Armored Core for Answer - PS3 Review
I really like giant robots. As a kid, Robotech was one of my favourite cartoons, and I'm sure that led to me recreating giant robot fights with mates in the schoolyard at one time or another. But as the years went by, it got less and less appropriate having a 6'3" bloke playing make-believe… which is where the first Armored Core game on the PSOne came along to help me out. The series has had a strong following, with over a dozen games across all three Playstation systems (and more recently the Xbox 360 and others), each time bragging larger environments and seemingly endlessly-tweakable giant mecha. So, averaging at least an Armored Core title each year since '97, you'd be forgiven for thinking this is another EA franchise; but unlike EA titles with their (typically) progressive improvements, Armored Core for Answer sadly seems to be a step backward for the series.
|In-game AC:FA doesn't look this nice!.|
Armored Core for Answer takes off where Armored Core 4 departed; without delving too deeply, it's your typical post-apocalyptic future where humans now live in the clouds and the earth's surface is now a barren wasteland, dotted with buildings and military establishments. Several companies and contractors are at war against each other, and by aligning yourself with one at an early stage in the game will determine your role in the game's missions as well as what type of mech (known as 'AC's) you will pilot to suit your style.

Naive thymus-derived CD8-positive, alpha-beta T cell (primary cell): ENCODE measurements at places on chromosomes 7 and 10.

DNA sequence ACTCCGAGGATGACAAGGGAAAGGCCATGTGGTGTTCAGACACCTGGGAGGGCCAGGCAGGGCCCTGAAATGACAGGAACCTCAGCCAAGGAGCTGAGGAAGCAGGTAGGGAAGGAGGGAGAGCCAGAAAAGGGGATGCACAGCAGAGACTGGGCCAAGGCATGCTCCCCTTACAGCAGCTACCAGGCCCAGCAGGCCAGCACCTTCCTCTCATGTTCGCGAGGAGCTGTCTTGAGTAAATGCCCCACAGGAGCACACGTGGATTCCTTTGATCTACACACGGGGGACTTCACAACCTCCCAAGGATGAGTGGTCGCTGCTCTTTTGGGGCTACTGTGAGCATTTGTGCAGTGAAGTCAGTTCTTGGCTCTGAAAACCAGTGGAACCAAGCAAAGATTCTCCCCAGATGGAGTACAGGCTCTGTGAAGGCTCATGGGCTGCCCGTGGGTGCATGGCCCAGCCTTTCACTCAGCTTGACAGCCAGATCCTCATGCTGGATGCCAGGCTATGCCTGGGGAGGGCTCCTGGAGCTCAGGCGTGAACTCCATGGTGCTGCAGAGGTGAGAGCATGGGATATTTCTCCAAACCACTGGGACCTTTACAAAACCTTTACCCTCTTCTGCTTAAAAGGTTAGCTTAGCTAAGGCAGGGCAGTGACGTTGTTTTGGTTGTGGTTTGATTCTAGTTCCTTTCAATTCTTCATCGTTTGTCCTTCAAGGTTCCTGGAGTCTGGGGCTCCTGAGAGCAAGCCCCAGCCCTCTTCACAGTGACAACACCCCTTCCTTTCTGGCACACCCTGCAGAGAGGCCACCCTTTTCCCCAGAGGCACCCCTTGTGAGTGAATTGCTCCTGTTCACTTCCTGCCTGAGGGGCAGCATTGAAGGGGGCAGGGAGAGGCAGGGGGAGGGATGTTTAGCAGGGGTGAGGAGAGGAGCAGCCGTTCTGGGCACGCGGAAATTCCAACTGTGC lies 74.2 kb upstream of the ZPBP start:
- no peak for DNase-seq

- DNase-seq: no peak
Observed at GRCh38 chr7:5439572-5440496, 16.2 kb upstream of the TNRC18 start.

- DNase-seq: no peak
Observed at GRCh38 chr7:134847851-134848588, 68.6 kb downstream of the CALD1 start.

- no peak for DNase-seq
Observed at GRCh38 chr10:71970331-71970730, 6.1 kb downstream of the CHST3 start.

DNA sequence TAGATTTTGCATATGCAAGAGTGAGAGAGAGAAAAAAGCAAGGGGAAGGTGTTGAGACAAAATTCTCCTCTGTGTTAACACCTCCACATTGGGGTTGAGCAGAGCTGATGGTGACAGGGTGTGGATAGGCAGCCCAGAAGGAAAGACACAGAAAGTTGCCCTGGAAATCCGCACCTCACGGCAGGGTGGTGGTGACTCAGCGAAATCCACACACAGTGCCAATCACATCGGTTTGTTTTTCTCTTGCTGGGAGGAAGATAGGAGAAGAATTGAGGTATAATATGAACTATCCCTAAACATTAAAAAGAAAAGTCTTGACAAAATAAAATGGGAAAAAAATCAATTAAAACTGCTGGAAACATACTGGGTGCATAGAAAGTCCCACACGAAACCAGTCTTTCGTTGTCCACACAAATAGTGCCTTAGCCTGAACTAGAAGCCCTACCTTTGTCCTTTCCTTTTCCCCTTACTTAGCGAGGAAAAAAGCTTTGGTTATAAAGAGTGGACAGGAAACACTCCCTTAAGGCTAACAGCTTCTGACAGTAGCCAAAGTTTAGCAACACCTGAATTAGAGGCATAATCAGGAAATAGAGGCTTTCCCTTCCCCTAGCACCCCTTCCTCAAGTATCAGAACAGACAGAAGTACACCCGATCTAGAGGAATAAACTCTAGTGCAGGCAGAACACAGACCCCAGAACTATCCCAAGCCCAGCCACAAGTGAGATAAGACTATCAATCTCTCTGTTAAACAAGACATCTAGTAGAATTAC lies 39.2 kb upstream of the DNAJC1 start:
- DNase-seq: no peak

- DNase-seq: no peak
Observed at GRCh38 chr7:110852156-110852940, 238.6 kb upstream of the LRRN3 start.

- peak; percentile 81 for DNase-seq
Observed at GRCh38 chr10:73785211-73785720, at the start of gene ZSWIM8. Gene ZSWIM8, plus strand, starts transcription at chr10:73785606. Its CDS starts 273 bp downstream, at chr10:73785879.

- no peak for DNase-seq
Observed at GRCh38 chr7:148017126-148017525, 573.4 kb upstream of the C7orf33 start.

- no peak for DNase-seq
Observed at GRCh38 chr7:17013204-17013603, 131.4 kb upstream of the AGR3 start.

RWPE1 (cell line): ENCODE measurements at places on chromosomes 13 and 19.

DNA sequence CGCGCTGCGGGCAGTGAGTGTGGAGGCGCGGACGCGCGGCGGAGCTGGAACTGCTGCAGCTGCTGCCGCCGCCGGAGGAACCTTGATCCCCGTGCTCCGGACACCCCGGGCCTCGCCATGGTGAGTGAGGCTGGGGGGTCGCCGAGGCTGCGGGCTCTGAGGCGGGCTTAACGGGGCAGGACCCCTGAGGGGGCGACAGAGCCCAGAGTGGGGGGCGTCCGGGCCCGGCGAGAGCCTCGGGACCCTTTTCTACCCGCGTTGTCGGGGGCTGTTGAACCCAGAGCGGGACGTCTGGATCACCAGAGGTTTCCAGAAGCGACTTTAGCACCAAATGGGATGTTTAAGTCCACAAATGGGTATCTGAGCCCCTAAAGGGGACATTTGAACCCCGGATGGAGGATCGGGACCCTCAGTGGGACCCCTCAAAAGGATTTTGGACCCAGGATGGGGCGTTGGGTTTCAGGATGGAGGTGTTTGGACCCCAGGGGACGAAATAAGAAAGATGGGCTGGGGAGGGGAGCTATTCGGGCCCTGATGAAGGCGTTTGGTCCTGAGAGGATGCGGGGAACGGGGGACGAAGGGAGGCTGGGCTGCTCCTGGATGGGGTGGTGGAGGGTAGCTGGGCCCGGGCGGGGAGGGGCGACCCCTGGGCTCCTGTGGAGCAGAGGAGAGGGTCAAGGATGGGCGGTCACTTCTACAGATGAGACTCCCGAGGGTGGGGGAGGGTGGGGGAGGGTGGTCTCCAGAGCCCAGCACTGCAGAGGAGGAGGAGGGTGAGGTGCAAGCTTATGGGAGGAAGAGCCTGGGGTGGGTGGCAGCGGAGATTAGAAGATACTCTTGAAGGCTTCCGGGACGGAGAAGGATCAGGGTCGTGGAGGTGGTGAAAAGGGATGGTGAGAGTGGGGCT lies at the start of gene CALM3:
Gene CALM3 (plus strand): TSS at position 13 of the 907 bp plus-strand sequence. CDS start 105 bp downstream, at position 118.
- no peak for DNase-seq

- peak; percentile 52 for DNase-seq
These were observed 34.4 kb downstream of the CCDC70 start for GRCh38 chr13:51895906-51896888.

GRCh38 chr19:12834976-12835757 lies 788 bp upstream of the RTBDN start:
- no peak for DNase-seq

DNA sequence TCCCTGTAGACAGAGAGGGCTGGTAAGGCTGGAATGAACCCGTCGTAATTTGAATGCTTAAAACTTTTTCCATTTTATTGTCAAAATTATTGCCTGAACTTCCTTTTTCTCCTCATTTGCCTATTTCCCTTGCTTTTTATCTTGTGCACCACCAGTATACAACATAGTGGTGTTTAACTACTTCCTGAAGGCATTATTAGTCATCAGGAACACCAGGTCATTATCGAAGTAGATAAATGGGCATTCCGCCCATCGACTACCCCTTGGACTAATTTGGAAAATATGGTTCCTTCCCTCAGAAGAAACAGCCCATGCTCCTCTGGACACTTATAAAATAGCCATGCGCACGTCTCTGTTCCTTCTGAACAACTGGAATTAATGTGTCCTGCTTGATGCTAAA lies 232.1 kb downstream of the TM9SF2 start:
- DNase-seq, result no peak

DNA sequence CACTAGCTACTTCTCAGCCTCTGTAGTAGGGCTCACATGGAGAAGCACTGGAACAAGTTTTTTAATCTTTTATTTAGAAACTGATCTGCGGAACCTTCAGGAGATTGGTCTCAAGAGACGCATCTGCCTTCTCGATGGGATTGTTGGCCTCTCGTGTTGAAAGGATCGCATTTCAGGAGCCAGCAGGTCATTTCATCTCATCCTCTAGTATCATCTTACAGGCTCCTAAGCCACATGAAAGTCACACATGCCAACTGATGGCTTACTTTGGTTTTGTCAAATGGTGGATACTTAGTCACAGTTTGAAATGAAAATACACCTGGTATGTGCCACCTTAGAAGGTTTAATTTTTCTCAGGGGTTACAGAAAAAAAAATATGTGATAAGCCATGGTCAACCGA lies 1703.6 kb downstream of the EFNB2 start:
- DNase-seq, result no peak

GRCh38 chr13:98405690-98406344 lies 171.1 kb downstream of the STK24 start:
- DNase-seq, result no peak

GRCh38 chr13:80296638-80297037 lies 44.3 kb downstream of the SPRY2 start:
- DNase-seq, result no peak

|Now that's a big, ermm, something.|
The game plays out piloting your AC from a 3rd person perspective, and your fingers will be well-sprawled across the dual shock to control not only it's ground and flight movements, but also the several primary and secondary weapons mounted on your arms and shoulder. Given that your AC is a multi-squillion-dollar fighting machine, it figures that virtually all of your missions involve causing massive damage with plenty of explosions and missile trails to boot. And like always, in that department, Armored Core for Answer doesn't disappoint.
Missions take place in varying locations, ranging from outdoors desert landscapes, canyons and snow-capped hills to underground military bases. Unfortunately many of the level designs are quite bland – interior levels will have warehouses full of enemies, separated by absurdly long tunnels and shafts. Most (hmm… perhaps all?) of the outdoor levels are extremely sparsely spread out. So much so that you lose the sense of scale that this game relies on, but also it just looks very plain Jane, and no one wants to spend more time flying from A to B rather than wreaking havoc on a rival AC.
|Taking to the skies with some mechs.|
By keeping Armored Core for Answer's gameplay virtually identical to the rest of the series, From Software have harmed whatever expectations one may have had for new life for Armored core on the PS3 platform (well, aside from what they achieved with Armored Core 4). The game touts having “twice the customisztion of Armored Core 4) on the game sleeve, but sadly that's just about the only improvement to be found. The lack of big-scale destructible environments, the emptiness of the levels, and the complete waste of a split-screen mode are just a few of the many shortcomings which have been present since the PSOne days. Yes, technology was a limitation back in 1997, but 2 generations of systems later, these are all addressable issues which should have been seen to. It really makes you wonder what motivation the developers had - improving what they already do best (the AC customization features), while leaving the remainder of the game back in the stone age.